In accordance with the above objects there is provided a mass spectrometer having an inlet system for admitting samples to be characterized, means for ionizing the samples to produce charged and neutral particles, a mass analyzer and lens means for focusing the resultant ions into the mass analyzer. The lens means is comprised of a plurality of conductive lens elements at least one element having gridded sides in the direction of the axis toward the mass analyzer the lens means forming a potential well along the axis. Selected charged particles are focused into the mass analyzer while allowing the remaining particles to escape through the openings in the conductive grids.BRIEF DESCRIPTION OF THE DRAWINGS
FIG. 1 is a diagrammatic representation of a spectrometer employing the present invention;
FIG. 2 is a simplified cross-sectional view of a portion of FIG. 1 which illustrates one embodiment of the invention; and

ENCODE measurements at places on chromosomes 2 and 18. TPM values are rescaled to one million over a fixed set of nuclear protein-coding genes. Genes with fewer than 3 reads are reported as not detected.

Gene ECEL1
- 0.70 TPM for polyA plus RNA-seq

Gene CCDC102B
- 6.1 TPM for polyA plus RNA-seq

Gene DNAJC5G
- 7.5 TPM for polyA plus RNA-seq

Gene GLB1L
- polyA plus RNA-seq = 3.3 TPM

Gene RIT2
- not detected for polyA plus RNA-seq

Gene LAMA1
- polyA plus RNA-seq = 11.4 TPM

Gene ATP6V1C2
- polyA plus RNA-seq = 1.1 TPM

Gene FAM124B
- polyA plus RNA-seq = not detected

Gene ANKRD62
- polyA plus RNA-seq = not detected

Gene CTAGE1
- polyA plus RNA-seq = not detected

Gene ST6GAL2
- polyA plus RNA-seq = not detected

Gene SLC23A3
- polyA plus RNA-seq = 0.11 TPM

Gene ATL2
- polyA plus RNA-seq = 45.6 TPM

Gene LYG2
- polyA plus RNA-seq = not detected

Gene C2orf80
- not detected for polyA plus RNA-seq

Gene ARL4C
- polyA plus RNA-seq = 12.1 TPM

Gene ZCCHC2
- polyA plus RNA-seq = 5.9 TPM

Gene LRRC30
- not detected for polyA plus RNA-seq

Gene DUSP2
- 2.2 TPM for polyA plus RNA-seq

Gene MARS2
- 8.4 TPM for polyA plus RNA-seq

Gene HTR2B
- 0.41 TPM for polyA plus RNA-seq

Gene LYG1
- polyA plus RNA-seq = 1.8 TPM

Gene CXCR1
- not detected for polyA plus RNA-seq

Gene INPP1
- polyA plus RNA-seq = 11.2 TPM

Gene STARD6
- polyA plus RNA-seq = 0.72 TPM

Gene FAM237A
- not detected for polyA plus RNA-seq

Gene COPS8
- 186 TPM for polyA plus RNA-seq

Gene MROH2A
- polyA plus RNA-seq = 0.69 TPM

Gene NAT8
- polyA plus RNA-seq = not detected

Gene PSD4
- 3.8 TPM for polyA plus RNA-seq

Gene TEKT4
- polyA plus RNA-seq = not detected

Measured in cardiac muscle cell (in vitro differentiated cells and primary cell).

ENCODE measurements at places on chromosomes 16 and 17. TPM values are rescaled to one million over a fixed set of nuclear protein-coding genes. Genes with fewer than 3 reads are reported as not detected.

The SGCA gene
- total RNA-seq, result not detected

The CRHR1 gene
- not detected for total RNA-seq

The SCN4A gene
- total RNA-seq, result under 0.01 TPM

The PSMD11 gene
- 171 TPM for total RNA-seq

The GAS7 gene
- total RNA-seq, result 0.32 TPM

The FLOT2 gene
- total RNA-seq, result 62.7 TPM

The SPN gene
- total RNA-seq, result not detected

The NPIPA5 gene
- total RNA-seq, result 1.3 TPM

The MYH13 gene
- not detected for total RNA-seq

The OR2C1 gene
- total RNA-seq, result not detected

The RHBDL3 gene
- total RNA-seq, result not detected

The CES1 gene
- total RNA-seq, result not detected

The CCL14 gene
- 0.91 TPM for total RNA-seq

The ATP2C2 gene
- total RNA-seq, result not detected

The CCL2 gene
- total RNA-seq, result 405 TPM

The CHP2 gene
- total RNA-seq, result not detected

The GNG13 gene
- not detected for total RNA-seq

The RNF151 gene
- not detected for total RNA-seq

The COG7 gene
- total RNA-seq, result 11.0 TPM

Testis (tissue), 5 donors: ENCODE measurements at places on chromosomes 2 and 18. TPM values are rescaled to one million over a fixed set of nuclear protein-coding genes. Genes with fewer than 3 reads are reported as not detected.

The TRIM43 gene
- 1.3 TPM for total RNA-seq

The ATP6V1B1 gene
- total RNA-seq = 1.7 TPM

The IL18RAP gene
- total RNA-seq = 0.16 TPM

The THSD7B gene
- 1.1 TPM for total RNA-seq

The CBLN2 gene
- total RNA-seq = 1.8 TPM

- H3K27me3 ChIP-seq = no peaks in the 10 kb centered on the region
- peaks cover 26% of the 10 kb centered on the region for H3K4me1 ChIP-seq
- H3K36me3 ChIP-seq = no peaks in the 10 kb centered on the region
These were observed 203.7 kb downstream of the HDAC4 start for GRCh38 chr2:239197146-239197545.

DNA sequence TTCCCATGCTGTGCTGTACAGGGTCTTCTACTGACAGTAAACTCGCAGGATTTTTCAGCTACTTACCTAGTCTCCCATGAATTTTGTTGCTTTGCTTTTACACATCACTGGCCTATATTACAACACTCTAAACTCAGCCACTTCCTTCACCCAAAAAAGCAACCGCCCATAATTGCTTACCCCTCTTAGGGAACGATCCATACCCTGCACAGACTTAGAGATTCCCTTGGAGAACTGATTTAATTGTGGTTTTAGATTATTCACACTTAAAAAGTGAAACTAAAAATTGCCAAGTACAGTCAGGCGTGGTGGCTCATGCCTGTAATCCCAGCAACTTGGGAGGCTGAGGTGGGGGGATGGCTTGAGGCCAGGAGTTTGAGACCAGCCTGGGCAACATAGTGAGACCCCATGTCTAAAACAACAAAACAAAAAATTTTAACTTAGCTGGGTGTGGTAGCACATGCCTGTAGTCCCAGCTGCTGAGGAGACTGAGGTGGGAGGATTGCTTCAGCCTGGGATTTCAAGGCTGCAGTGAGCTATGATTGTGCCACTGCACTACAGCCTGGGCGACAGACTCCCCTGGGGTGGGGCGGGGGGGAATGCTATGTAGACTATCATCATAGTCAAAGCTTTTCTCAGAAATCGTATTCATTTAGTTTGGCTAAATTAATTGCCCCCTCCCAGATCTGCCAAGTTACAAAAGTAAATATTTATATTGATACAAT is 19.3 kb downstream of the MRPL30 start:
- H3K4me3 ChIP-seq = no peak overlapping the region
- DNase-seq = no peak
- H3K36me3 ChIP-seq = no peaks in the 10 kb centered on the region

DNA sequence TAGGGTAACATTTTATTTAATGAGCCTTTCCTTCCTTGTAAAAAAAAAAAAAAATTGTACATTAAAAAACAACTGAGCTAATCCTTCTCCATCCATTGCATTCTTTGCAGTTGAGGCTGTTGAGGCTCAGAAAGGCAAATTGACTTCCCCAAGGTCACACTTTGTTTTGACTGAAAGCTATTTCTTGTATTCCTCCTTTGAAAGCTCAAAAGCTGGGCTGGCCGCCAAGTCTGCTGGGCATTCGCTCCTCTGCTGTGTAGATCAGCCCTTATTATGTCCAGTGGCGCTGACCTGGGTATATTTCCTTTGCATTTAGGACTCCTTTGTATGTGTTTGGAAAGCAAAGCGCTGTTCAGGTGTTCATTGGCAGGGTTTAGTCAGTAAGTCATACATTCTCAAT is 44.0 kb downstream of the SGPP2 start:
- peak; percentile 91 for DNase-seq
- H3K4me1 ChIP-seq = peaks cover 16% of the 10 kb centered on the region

FIG. 3 is a simplified cross-sectional view of a portion of FIG. 1 illustrating another embodiment of the invention.DETAILED DESCRIPTION OF THE PREFERRED EMBODIMENTS
Referring now to FIG. 1, an inlet system allows a sample to be placed in the ionizing region 10 where it is ionized to form ions for later characterization by the mass analyzer. In one preferred embodiment of the invention the pressure in the ionizing region is a relatively high pressure, that is, greater than 10.sup.-2 torr, in order that the ionizing procedure forms positive and negative ions. A lens system 11 focuses the selected negative or positive particles (depending on the polarity of the lens system) into the mass analyzer 12. Such ions are separated in accordance with well-known theory and detected by detector 13. The differential pumping baffle 14 allows the mass analyzer region to operate at a much lower pressure, for example, of less than 10.sup.-3 torr than the ionizing region 10. Separate pumps are provided for each section designated ionizer pump and analyzer pump. Voltage sources 16 provide various voltages to lens system 11 as will be described below.